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Diabetes Developments - A blog on latest developments in diabetes by David Mendosa

Why and How to Fire Your Diabetes Doctor

February 17th, 2017 · No Comments

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Are you unhappy with the way your doctor deals with you? Maybe your doctor doesn’t listen to you or support your low-carb diet. Perhaps you’re tired of being scolded for noncompliance. Or maybe you just don’t like him or her.

You have a choice. When you realize that the relationship that you and your doctor have isn’t working, you have a decision to make.

Should I fire my doctor?

If you want to fire your doctor, you have two choices, and both of them work. You can tell him or her why you are dispensing with his or her services. Or if you tend to avoid confrontation, like I usually do, you can just find another doctor and walk away.

But I hope you won’t have to fire yours. Sharing your concerns about people’s behavior can help if they listen to you. Then, your words can encourage him or her to change.

“Some physicians are open to feedback and can change,” William Polonsky, Ph.D., told me when I met with him. Dr. Polonsky is the president of the Behavioral Diabetes Institute in San Diego and an associate clinical professor of psychology at the University of California, San Diego. “Give them a chance,” he suggests.

“When you show up with a short list of the things that need to be addressed, a good physician will think, ‘Wow!’”

Trust

But Dr. Polonsky continued. “When I talk to folks with diabetes, I tell them to be successful with diabetes you need to work with someone who you feel is on your side. You need to have a doctor you trust.”

How much you trust your doctor depends a lot on empathy. When our doctors have more empathy, we do better than when our doctors have low empathy scores, according to a study that I reported here in 2012. Because their empathy plays a huge role, you need to find a doctor who you like.

When to move on

But if the relationship with your doctor is clearly hopeless, move on. “There are terrible physicians who should never be allowed to interact with people,” Dr. Polonsky told me.

When your blood glucose levels aren’t low enough or you don’t take the diabetes medicine that your doctor prescribes, he or she may complain about your noncompliance. In addition, when you follow a very low-carb diet, as I do, in my experience, most doctors and nutritionists will give you a hard time. But as soon as you get excellent blood glucose levels, they will usually stop making a fuss.

Noncompliance

When doctors and nutritionists call us noncompliant, they may be forgetting their supportive role in our health. We hire our doctors. This means we can fire them too.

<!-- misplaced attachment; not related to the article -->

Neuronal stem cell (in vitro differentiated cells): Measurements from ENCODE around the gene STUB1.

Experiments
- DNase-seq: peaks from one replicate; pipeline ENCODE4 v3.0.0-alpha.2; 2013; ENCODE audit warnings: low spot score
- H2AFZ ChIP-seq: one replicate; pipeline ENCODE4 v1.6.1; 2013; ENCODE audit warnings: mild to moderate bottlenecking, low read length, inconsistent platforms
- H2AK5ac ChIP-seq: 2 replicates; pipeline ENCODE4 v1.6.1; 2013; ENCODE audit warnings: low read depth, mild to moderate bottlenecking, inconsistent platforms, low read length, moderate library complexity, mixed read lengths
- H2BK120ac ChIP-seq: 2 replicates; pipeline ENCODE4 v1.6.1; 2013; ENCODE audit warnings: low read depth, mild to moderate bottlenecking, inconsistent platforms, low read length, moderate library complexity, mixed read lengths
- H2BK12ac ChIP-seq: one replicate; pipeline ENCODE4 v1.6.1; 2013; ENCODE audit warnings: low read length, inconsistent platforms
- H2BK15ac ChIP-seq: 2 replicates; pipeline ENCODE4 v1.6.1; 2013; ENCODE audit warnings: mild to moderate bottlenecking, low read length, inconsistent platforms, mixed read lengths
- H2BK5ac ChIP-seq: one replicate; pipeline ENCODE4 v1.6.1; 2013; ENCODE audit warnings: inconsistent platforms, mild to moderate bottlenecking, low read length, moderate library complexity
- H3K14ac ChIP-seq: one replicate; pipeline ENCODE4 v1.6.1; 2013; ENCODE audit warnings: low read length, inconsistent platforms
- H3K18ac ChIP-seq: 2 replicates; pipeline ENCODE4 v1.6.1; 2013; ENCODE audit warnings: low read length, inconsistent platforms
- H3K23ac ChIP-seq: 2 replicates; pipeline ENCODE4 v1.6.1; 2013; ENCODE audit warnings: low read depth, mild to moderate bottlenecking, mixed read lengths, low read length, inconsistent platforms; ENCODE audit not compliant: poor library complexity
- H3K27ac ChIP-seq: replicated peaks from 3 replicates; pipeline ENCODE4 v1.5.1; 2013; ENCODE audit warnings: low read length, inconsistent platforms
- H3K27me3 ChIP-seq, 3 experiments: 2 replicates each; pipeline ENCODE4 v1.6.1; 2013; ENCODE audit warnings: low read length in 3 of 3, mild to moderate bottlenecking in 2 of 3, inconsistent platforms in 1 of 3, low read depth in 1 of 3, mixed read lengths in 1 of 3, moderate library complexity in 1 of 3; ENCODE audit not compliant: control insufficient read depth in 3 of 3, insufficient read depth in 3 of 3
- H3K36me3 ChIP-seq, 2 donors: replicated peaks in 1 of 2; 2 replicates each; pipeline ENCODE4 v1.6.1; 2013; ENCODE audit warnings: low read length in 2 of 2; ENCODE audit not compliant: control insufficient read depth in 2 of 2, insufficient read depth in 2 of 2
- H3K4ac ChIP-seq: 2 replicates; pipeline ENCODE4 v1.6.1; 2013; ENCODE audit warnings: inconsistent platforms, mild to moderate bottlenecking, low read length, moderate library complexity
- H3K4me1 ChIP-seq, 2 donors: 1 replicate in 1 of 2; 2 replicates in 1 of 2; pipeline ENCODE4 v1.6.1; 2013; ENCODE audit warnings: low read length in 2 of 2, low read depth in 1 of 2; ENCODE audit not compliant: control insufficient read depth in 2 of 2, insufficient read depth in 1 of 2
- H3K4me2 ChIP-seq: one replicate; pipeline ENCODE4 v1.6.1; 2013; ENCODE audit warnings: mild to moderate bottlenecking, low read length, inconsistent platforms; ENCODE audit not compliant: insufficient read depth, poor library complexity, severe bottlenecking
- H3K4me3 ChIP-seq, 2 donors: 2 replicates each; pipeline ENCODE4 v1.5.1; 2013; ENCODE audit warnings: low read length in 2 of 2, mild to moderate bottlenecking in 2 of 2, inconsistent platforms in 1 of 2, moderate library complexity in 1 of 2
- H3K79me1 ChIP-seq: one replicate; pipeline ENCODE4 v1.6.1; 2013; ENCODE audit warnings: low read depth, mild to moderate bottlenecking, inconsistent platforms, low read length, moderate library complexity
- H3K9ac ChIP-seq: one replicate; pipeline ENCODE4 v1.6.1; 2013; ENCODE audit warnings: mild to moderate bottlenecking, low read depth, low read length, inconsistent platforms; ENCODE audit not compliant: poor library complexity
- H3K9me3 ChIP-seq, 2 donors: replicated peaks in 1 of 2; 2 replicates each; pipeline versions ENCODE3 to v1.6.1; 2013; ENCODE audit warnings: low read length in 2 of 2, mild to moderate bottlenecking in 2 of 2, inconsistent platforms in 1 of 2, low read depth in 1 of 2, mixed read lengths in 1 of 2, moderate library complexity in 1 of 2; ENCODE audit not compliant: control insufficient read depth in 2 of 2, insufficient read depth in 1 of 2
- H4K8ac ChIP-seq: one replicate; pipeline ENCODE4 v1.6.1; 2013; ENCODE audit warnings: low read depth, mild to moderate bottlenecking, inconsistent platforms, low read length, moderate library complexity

Several years ago when exenatide (Byetta) first came on the market, I knew that taking it would help me control my blood glucose and lose weight. Because the doctor I saw at the time had never heard of the medication, he had to read up on it.

I fired him

Then, he refused to give me a prescription for it because he was sure that I would lose only a few pounds. I fired him and proved him wrong by losing about 150 pounds after I hired a compliant doctor who prescribed Byetta.

A “compliant doctor” is one who not only talks to his patients but also listens to them. But when our doctors are not on the same wavelength as we are, they often blame the victim — us — when we don’t do what they want us to do.

It’s our body

It’s our body, and we are responsible for it. One of the ways in which diabetes differs from almost all of the other diseases is that between our rare visits to the doctor’s office, we are in control. We have the right to set our own goals and decide how we will manage our diabetes because we have to live with the consequences.

We go to our doctors because we want help. I’m not writing about those unfortunate people who are in denial and don’t see their doctor or go only under duress from their spouse. I’m writing about those of us who are responsible for our own care.

Why we fail

But almost everyone who reads my articles wants to manage diabetes. I also know that most of our doctors try to help us. Why then do we so often fail to communicate?

This is because we don’t speak up enough. Those of us who have diabetes need to become equal partners with our doctors. If they fail to work with us, we have a duty to our bodies to find someone who will.

This article is based on an earlier version of my article published by HealthCentral.

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Posted in: Psychosocial

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